Junior doctors strike disruption

Earlier this month, junior doctors  walked out as part of a planned 24 hour strike, affecting thousands of patients throughout the capital.  

Up to 3,000 surgeries and procedures were cancelled but emergency care was covered by consultants and doctors during the walk out.

In the boroughs of Westminster, Kensington and Chelsea, and Hammersmith and Fulham, where there are numerous hospitals which offer care to patients from across London it is estimated that as many as 1000 procedures were affected by the strike.

Jeremy Hunt, Minister for Health, claimed that 43% of junior doctors crossed picket lines and “actually turned up for work” therefore lessening the impact of the strikes. NHS England disputed the figure, saying that it incorporated doctors who had never intended to strike – including those working in emergency care.

The Chelsea and Westminster Hospital said in a statement: “only those patients with appointments deemed to be non-urgent by senior clinical staff were affected.” Nevertheless, this still meant that the hospital was forced to reschedule over 220 outpatient procedures, one elective appointment and ten day case procedures.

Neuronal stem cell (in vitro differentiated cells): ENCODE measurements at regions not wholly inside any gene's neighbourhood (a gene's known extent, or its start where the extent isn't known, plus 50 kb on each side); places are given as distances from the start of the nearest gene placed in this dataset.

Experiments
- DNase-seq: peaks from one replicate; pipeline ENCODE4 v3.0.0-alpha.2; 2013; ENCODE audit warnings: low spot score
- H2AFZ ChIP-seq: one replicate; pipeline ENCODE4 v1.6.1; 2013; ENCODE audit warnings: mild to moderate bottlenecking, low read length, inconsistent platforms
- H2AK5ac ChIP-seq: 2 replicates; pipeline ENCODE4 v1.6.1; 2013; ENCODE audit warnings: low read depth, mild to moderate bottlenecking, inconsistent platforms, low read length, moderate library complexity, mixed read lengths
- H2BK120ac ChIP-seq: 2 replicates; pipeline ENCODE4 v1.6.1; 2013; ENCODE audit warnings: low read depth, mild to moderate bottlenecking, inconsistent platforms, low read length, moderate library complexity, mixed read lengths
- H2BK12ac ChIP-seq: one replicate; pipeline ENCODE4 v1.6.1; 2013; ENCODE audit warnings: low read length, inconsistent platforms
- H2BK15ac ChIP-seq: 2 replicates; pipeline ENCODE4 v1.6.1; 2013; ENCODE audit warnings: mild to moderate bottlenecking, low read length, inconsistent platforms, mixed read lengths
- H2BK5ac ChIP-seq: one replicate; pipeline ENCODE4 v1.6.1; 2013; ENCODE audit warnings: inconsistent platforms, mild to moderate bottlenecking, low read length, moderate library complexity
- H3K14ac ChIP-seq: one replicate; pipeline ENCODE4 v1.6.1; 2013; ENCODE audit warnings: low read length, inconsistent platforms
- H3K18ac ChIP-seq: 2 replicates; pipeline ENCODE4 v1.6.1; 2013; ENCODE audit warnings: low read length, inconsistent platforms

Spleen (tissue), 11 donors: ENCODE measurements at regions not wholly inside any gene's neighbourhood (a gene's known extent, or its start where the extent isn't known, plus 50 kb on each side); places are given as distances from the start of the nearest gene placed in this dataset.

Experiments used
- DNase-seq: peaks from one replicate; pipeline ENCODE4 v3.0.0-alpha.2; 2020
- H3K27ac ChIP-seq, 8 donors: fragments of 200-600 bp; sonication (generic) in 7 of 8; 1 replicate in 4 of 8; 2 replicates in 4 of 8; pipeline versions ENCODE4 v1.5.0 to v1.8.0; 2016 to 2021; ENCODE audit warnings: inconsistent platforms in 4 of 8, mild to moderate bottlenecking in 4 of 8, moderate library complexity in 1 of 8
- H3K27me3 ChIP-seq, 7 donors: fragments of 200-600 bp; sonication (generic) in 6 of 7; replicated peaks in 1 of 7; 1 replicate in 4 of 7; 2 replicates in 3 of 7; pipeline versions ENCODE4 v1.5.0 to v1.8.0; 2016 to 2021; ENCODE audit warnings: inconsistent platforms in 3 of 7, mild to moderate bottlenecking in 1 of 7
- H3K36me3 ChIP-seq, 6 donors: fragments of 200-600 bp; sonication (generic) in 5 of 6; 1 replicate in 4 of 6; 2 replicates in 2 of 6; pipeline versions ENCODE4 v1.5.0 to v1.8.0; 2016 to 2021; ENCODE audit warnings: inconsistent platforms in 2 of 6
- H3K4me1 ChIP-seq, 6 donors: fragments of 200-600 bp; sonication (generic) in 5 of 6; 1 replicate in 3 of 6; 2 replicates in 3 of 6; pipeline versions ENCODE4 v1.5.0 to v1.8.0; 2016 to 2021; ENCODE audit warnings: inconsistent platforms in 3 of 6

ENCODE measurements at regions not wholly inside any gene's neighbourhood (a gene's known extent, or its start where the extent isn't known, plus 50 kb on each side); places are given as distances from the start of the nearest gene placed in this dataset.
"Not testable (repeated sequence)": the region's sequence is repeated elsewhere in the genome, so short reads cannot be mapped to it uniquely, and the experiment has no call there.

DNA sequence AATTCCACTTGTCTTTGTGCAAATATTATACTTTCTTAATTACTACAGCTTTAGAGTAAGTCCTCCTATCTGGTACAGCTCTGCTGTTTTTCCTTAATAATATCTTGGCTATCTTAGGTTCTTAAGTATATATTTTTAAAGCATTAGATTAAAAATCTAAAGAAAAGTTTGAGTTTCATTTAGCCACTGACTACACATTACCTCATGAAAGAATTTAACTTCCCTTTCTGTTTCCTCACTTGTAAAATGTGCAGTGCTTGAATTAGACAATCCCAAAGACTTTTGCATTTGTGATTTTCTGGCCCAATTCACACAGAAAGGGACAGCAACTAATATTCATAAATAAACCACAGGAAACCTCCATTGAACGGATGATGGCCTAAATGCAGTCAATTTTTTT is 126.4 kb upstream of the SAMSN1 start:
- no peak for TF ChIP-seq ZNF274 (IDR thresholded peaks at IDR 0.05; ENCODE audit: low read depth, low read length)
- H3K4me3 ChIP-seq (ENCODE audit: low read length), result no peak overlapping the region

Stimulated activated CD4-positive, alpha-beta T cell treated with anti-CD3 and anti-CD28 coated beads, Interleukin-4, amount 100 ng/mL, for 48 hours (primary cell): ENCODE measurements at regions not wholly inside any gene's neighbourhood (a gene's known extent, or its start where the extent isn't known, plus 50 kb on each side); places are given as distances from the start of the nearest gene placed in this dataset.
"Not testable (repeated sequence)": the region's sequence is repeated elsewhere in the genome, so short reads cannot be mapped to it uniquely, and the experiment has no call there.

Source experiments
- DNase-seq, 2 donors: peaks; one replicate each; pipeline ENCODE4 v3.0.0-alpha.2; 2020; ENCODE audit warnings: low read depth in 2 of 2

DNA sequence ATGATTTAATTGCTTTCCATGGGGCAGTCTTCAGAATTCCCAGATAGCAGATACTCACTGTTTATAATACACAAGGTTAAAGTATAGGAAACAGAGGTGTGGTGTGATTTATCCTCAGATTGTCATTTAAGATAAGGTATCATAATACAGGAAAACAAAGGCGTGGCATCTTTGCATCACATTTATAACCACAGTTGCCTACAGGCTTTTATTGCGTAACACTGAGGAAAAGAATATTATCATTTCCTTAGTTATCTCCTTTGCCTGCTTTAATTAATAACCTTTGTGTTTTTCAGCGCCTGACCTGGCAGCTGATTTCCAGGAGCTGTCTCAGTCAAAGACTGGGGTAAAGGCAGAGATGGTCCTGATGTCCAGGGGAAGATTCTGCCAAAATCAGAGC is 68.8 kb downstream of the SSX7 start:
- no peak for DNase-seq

Similarly, Guy’s & St. Thomas Hospital was forced to reschedule 15% of its day’s non-urgent operations and as many as 400 outpatient appointments.

The Imperial Healthcare trust which manages the Charing Cross, Hammersmith, Queen Charlotte’s & Chelsea Hospital, St. Mary’s, and Western Eye Hospital had to cancel 17% of its planned outpatient procedures.

The Royal Brompton & Harefield NHS, which does not provide emergency care, only had to rearrange “11 non-urgent procedures [and] operations” as a consequence of the junior doctor’s strike.

Cancelled non-emergency operations and procedures are estimated to impacted in the region of 20,000 people nationwide. When asked about the backlog created by the strike the Imperial NHS trust said that all cancelled operations would be “rescheduled to take place within two weeks.”

Dr Johann Malawana, BMA junior doctor committee chair, said that they “deeply regret the disruption caused to patients.”

He added: “junior doctors already work around the clock seven days a week and they do so under their existing contract. If the Government want more seven-day services then, quite simply, they need more doctors, nurses and diagnostic staff, and the extra investment needed to deliver it.”


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